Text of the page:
Kindred the Family Soul, A Couple Friends

Our favorite contemporary soulful husband and wife duo are back with A Couple of Friends. They haven’t strayed from what works for them: relatable, uplifting music that touches the soul. Some of their fifth album’s most notable tracks include “Call Me Crazy,” “Never Loved You More,” “Everybody’s Hustling” and the title track, featuring Valerie Simpson on piano. (Apropos, considering the precedential example of musical married duo Ashford & Simpson.)

Purchase here.


José James, While You Were Sleeping

José James’s music has been described as jazz for the hip-hop generation. The Minneapolis native’s eclectic musical approach is evidenced by his jazz standards that experiment with hip-hop, funk, neo-soul and whatever sounds good. He cites Nirvana, Frank Ocean, Radiohead and Junip as inspirations for his latest, While You Were Sleeping, which he says represents everything he presently loves about music. After listening, you’ll also hear influences like Hendrix, Madlib, Flying Lotus and even Tracy Chapman. There’s a romantic but also brooding quality to this project, commanded by James’s rich baritone. It’s alluring and entrancing. You absolutely want to add this to your collection.

Available today here.

Randy Class, “True Story”

This newbie from the Bronx has a refreshing romantic approach to R&B and (get this) he can actually sing! He also plays the guitar. Get into the acoustic sound of “True Story,” the first single of his upcoming Metanoia EP (out June 25), which also has an accompanying video. Class sings his heart out in a lovely tenor/alto, about his strong desire for the love of his life. He comes across as raw, honest and extremely talented. Randy Class is definitely one to watch.

Sa-Roc ft. David Banner, “The Who”

Sa-Roc the MC isn’t a name that rings bells on a mainstream level but she’s someone that everyone needs to know. The talented lyricist—whose style is along the lines of golden era hip-hop icons like X-Clan, Public Enemy and Queen Latifah—hails from the southeastern area of Washington DC. She’s been slaying mics independently for years. The latest from her world is the video for “The Who.” Here, she and David Banner demonstrate a Black history lesson through rhymes and a cute video set in a classroom. This one’s for the head bangas.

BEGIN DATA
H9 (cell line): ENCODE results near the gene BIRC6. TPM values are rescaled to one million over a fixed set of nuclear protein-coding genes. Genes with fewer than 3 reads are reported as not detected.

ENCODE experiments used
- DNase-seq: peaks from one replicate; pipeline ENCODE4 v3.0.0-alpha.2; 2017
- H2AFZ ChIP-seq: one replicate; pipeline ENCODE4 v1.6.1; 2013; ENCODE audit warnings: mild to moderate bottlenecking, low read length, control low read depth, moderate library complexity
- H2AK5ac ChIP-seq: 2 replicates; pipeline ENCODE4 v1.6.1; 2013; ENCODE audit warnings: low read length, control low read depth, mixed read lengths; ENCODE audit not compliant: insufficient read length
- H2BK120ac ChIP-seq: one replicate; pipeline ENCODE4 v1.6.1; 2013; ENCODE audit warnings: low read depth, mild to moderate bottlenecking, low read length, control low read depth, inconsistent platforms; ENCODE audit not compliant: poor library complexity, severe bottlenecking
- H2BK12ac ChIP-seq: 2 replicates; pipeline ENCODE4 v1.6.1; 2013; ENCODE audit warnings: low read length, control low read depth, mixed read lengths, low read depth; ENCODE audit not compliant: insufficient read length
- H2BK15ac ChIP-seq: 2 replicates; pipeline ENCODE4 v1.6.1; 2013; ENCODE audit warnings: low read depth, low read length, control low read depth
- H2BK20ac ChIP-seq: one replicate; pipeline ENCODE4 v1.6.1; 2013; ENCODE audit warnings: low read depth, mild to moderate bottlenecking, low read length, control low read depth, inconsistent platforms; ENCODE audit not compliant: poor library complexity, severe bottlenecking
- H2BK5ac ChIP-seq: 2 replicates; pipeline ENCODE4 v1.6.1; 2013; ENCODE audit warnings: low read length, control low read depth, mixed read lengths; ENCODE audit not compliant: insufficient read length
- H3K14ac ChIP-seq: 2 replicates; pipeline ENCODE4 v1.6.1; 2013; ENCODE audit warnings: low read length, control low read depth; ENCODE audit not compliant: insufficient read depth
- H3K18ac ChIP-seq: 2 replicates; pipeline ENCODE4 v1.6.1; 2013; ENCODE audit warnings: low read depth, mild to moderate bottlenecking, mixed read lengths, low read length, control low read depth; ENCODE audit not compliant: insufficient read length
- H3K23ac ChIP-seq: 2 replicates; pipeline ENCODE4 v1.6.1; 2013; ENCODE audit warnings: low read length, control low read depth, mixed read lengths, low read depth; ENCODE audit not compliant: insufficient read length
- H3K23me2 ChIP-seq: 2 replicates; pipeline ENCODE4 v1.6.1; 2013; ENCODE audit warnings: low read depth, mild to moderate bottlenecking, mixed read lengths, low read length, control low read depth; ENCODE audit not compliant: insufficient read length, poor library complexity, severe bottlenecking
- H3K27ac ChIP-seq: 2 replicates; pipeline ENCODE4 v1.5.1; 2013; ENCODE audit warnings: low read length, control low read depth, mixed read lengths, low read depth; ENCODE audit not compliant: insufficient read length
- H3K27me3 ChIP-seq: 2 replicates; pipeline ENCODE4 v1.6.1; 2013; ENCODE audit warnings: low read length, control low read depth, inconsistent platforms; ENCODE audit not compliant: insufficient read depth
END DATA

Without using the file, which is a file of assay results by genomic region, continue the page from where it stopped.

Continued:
Janine and the Mixtape, “Hold Me”

“Hold Me” might sound familiar because it was recently featured on an episode of Love & Hip-Hop Atlanta. The low-key, dreamy song, part of her Dark Mind EP, is an Anthony Plant-directed video primarily set in a bedroom, where she and her “love interest” expose their vulnerability.

“The EP was about taking something horrible and turning it into something beautiful. As a strong woman, I’ve always struggled to ask for help,” says Janine and the Mixtape. “ ‘Hold Me’ was a turning point where I realized that true strength was being able to communicate what’s going on, and to allow those I love to be there for me. ‘Hold Me’ is one of my more vulnerable songs where I’m saying, ‘I got a lot going on right now and I need you to hold me.’ You know we all love a good cuddle.”

Redhead, “The B-Side Interlude”

Redhead, from PG County Maryland, has made a name for himself over the last few years based on his quirky appearance and delivery. His latest track is “The B-Side Interlude,” where he flows wittily over a mellow beat about the “girl who thinks that he’s a weirdo.” Essentially, it’s a flirty song that channels Slick Rick and even Biz Markie. It’s the latest in his forthcoming project Exxxactly, where he plans to “experiment with sounds and structures.”